- Author of Waller's manuscript rewarded for helping feds (1/13/18)
- Police: Man dies from self-inflicted gunshot after standoff in south Cape (1/14/18)3
- MCA calls for protection of those found not guilty of animal abuse (1/10/18)2
- Scaling up: Long John Silver's adding an A&W (1/10/18)3
- Word to your superintendent: Glass rocks Vanilla Ice parody to announce cancellation (1/13/18)3
- Southeast to cut workforce to meet budget needs caused by state cuts (1/10/18)7
- Jackson Area Chamber of Commerce recognizes commitment to community at annual awards banquet (1/13/18)
- Church, businesses set up pop-up homeless shelter as winter storm approaches (1/12/18)1
- Plaintiffs' attorney wants jury to see basement steps at Cape courthouse (1/10/18)
- City of Oran water rates violate state law, auditors find; report details financial-management problems (1/13/18)2
2007 Ford Explorer Sport Trac is larger, has a V-8
As its name implies, the Ford Explorer Sport Trac is part Ford Explorer sport utility vehicle.
But with a 4-foot-long pickup bed behind the four-door, five-person passenger compartment, the Sport Trac also is part pickup truck.
And for 2007, both parts of the Sport Trac are updated.
The midsize Sport Trac is 5 inches longer and 2 inches wider than before, with updated styling that makes it look more substantial. Inside, it has an interior that's virtually lifted from the Explorer SUV and is quieter than before. Underneath, it has the independent rear suspension of the '06 Explorer.
And, for the first time, the body-on-frame Sport Trac is offered with a V-8. The 292-horsepower, 4.6-liter V-8 boosts towing capacity to 6,800 pounds.
Starting manufacturer's suggested retail price, including destination charge, is $24,940 for a 2007 XLT two-wheel drive model with V-6.
The lowest-priced Sport Trac with four-wheel drive, which is also an XLT with V-6, starts at $27,435.
Competitors include the 2007 Honda Ridegline, which starts at $28,395 for a base model with V-6 and standard four-wheel drive, and the 2007 Dodge Dakota Quad Cab, which starts at $22,405 for a two-wheel drive with V-6 and manual transmission.
This is just the second-generation Sport Trac.
When Ford introduced it in 2000, the Explorer was the best-selling SUV in the country, and company officials sought to emphasize the Sport Trac's Explorer-like styling and SUV-like utility. But in recent years, competitors have jumped into the segment with four-door pickups and have emphasized truck attributes to attract buyers.
Major competitors have longer pickup beds than the Sport Trac's. For example, the Ridgeline's bed is 5 feet long, and the bed in the back of the Dodge Dakota Quad Cab is 5.4 feet long.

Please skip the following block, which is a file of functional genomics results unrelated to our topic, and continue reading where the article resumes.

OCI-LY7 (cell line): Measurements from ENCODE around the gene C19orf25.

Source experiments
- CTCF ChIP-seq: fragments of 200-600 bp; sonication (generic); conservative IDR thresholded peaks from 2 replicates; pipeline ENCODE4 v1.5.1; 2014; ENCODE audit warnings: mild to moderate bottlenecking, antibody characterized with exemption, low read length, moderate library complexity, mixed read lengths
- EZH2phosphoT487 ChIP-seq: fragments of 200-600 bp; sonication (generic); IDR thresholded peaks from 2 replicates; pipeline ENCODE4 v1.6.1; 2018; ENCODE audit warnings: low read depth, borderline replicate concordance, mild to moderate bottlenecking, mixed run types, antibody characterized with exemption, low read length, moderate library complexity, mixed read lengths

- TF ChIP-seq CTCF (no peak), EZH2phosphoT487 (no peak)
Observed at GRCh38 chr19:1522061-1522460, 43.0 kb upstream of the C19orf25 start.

This, plus the fact the Explorer no longer is the top-selling SUV in America, leaves the inclusion of the word "Explorer" in the Sport Trac name perhaps more of a throwback and less of a marketing advantage.
Five out of five stars
To be sure, though, the new Sport Trac, whatever its name, is noteworthy for its top, five-out-of-five-stars rating in federal government frontal and side crash testing. This was for a 2007 Sport Trac that had optional curtain air bags, which are an additional $560, even on the top-of-the-line Limited models.
Now with an independent rear suspension subbing for the rear solid axle, the Sport Trac rides better than ever with a sturdier feel both on-road and off.
The test model -- a Limited 4x4 -- still exhibited some truckish bounce, even on pavement, and seemed a bit stiffly sprung. At times, I also noticed sensations of heavy, jarring weight -- known as "unsprung weight" -- at the corners where motions of the 18-inch tires and wheels weren't quite fully managed.
But the quiet interior and tall seating positions in the new Sport Trac were greatly appreciated. In fact, on the road, I looked down on the roof of a Pontiac Grand Prix in front of me.
The base engine remains a 210-horsepower, four-liter, single overhead cam V-6 mated to a five-speed automatic transmission. Engine improvements provide smoother idling and better emissions control.
The test Sport Trac had the uplevel, single overhead cam V-8 that can generate 300 foot-pounds of torque at 3,950 rpm.
The only transmission with this engine is the new, six-speed automatic, and shifts and engine ramp-up were smooth.
I wished for a sporty engine note now and then but didn't hear it.
And while the 292 horsepower felt strong on highway runs, the Sport Trac V-8 tester didn't have impressive low-end torque for quick maneuvers.
Fuel economy isn't the greatest in these kinds of vehicles, especially with V-8s. The tester, for example, was rated at 14 miles a gallon in city driving -- which I actually got during my test drive -- and 20 mpg on the highway.
The Sport Trac's overly tall gearshift lever in the center console was overdone for my tastes, and I was frustrated by the hard-to-find door release levers and door pull handles in the tester.
The grain and look of the plastic on top of the dashboard isn't rich-looking, but the center stack housing the controls for audio and ventilation systems is clean and orderly. I liked that the center console storage area between front passengers has a padded lid so front-seat riders can rest elbows there comfortably.
Three adults sit closely in the back seat, and rear doors don't open as wide as they do in some other vehicles. It was a bit of a step up for me to get inside. But rear legroom of 36.9 inches is better than expected and is a tad better than the 36.4 inches in the Ridgeline and Dakota Quad Cab.
Rear-seat riders in the Sport Trac do rest on short rear seat cushions, though, and the middle passenger in back does not have a head restraint.
The pickup bed is made of a rust-proof, dent-proof composite that's lighter than a comparably sized steel bed.